17 January, 2013. Thursday of Week 1 in Ordinary Time
Hbr 3:7ff. Our hearts are to be open towards God, not hardened and complaining.
Mk 1:40ff. Jesus touches and cures the leper, who proceeds to tell everyone about it.
First Reading: Hebrews 3:7-14
Therefore, as the Holy Spirit says, “Today, if you hear his voice, do not harden your hearts as in the rebellion, as on the day of testing in the wilderness, where your ancestors put me to the test, though they had seen my works for forty years. Therefore I was angry with that generation, ad I said, ‘They always go astray in their hearts, and they have not known my ways.’ As in my anger I swore, ‘They will not enter my rest.'”
Take care, brothers and sisters, that none of you may have an evil, unbelieving heart that turns away from the living God. But exhort one another every day, as long as it is called “today,” so that none of you may be hardened by the deceitfulness of sin. For we have become partners of Christ, if only we hold our first confidence firm to the end.
Gospel: Mark 1:40-45
A leper came to him begging him, and kneeling he said to him, “If you choose, you can make me clean.” Moved with pity, Jesus stretched out his hand and touched him, and said to him, “I do choose. Be made clean!” Immediately the leprosy left him, and he was made clean. After sternly warning him he sent him away at once, saying to him, “See that you say nothing to anyone; but go, show yourself to the priest, and offer for your cleansing what Moses commanded, as a testimony to them.” But he went out and began to proclaim it freely, and to spread the word, so that Jesus could no longer go into a town openly, but stayed out in the country; and people came to him from every quarter.
True and false religious fidelity
“Value today,” advises the psalmist, whose text is quoted in Hebrews, because right here and now God provides the new graces and insights we need to live a life of faith, and therefore to enjoy a true spirit of peace. The Bible highlights faith in order to interpret the events of our lives. But this is not so much a dogmatic faith as an openness to God’s guiding spirit. As today’s reading insists, right here and now we must not harden our hearts. We must be open to new impulses, inspired by God’s personal presence in our lives. Faith must be experienced and lived Today – and not as mere fidelity to forms of the past. The externals of our religion, even the most solemn of doctrines and the holiest of objects or sacraments, exist in order to facilitate inner communion with the Lord. Our inmost hearts are the true Ark of the Covenant and the place of encounter with the living God. Sometimes, for whatevef mysterious reasons, the externals on which we tend to rely seem to slump and almost collapse. In many places attendance at our church services has dwindled and religious expressions hallowed by time seem unable to contact today’s Zeitgeist and leave us wondering how to share the faith with our contemporaries. It seems that we must cross this desert as the Israelites once did, to find our God again.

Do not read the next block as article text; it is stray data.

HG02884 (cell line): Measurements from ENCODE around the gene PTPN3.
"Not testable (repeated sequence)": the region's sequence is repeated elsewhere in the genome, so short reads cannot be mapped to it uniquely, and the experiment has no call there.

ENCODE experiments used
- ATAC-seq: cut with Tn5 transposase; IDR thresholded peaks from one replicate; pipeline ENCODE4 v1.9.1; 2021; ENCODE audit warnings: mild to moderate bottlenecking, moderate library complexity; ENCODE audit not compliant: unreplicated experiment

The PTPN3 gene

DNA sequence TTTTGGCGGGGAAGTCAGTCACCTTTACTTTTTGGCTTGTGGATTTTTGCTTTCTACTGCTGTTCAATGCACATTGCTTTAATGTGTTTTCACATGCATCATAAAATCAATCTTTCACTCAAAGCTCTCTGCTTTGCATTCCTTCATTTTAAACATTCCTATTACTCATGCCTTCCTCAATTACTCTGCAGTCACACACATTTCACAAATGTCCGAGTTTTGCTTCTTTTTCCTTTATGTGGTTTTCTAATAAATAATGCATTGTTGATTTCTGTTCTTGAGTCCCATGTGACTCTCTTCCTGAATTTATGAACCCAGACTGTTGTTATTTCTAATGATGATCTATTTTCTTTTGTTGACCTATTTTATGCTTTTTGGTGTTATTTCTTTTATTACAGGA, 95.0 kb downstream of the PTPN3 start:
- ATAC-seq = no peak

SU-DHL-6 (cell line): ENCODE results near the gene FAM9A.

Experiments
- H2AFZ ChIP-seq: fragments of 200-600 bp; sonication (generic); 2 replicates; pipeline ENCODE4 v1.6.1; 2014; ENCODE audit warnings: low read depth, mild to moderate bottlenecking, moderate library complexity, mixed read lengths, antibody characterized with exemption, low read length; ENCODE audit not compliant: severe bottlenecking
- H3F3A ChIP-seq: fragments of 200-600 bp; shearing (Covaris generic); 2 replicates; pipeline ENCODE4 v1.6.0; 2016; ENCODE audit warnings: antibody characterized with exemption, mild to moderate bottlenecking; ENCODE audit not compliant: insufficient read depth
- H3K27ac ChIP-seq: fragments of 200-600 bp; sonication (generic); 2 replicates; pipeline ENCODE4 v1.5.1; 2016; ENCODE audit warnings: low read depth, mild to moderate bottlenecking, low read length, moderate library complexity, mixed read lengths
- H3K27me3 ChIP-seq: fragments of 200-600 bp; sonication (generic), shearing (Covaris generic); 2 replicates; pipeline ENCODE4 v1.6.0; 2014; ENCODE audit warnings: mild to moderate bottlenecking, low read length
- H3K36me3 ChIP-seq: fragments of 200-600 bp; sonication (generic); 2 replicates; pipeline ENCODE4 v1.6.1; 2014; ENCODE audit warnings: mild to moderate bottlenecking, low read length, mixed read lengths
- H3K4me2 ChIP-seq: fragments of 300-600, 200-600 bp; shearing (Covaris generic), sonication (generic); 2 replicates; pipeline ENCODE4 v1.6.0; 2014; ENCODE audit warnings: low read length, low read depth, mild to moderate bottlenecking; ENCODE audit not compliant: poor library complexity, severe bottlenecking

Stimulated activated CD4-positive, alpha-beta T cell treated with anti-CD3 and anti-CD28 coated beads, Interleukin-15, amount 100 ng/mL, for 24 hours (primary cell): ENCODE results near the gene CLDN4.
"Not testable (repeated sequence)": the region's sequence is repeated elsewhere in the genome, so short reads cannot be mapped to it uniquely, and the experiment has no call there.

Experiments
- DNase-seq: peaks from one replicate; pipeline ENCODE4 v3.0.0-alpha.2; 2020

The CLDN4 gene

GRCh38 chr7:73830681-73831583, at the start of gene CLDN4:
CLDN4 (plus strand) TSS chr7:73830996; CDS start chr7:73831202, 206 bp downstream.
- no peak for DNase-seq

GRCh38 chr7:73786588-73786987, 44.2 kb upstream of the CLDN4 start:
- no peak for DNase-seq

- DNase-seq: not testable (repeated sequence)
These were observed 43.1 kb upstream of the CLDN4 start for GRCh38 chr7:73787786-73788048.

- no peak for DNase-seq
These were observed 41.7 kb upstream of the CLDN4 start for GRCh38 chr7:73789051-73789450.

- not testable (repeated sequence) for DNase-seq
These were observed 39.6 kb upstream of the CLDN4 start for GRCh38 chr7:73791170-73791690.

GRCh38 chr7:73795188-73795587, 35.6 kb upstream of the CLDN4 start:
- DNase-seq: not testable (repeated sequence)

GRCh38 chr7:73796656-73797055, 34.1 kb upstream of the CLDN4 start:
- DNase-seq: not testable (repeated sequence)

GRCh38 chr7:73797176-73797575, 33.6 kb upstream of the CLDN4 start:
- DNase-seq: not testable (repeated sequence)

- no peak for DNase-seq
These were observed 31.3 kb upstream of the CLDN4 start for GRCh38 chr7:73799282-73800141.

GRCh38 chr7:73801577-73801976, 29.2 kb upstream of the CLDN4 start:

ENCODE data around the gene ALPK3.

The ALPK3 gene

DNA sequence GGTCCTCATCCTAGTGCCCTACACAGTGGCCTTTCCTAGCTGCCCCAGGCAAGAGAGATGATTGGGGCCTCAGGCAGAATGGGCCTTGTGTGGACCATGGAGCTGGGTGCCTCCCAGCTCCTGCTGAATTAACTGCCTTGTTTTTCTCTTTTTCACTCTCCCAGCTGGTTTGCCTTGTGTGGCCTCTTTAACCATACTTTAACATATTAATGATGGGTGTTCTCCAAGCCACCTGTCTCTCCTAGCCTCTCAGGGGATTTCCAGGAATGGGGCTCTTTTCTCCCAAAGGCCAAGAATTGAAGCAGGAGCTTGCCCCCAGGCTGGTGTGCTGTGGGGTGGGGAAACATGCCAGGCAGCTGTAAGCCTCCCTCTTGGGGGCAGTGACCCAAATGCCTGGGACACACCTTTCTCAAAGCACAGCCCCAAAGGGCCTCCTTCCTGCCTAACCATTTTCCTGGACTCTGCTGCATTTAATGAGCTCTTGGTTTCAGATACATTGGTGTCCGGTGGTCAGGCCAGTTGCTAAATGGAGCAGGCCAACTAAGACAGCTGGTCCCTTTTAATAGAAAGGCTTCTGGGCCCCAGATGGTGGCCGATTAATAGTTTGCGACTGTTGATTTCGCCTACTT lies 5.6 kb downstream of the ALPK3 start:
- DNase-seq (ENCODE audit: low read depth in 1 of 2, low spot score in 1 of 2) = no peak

Discerning true from false fidelity is not always easy. We Christians and our leaders must bear our share of blame if agnosticism, superstition and New-Age fads are rampant among our people today, in part due to outmoded ways of presenting our handed-down Catholic faith. Every believer has some role in commending the faith, within our proper field: as parent or teacher, as priest or minister, as neighbour or friend. In our interactions we can and do influence others and can help them recover their former strength of faith and a more robust moral vision.
Today’s Scriptures raise questions for bishops and all church leaders: Do I use my authority to serve my people, or to dominate them in the name of a hidebound system? Do I seek to reflect with others on what our times require, in light of the Gospel and current opinion, as well as listening to guidance from the Vatican? Does my teaching and example help my people be aware of God’s presence? Do I seek ways to bridge the current painful breakdown in communicating the faith?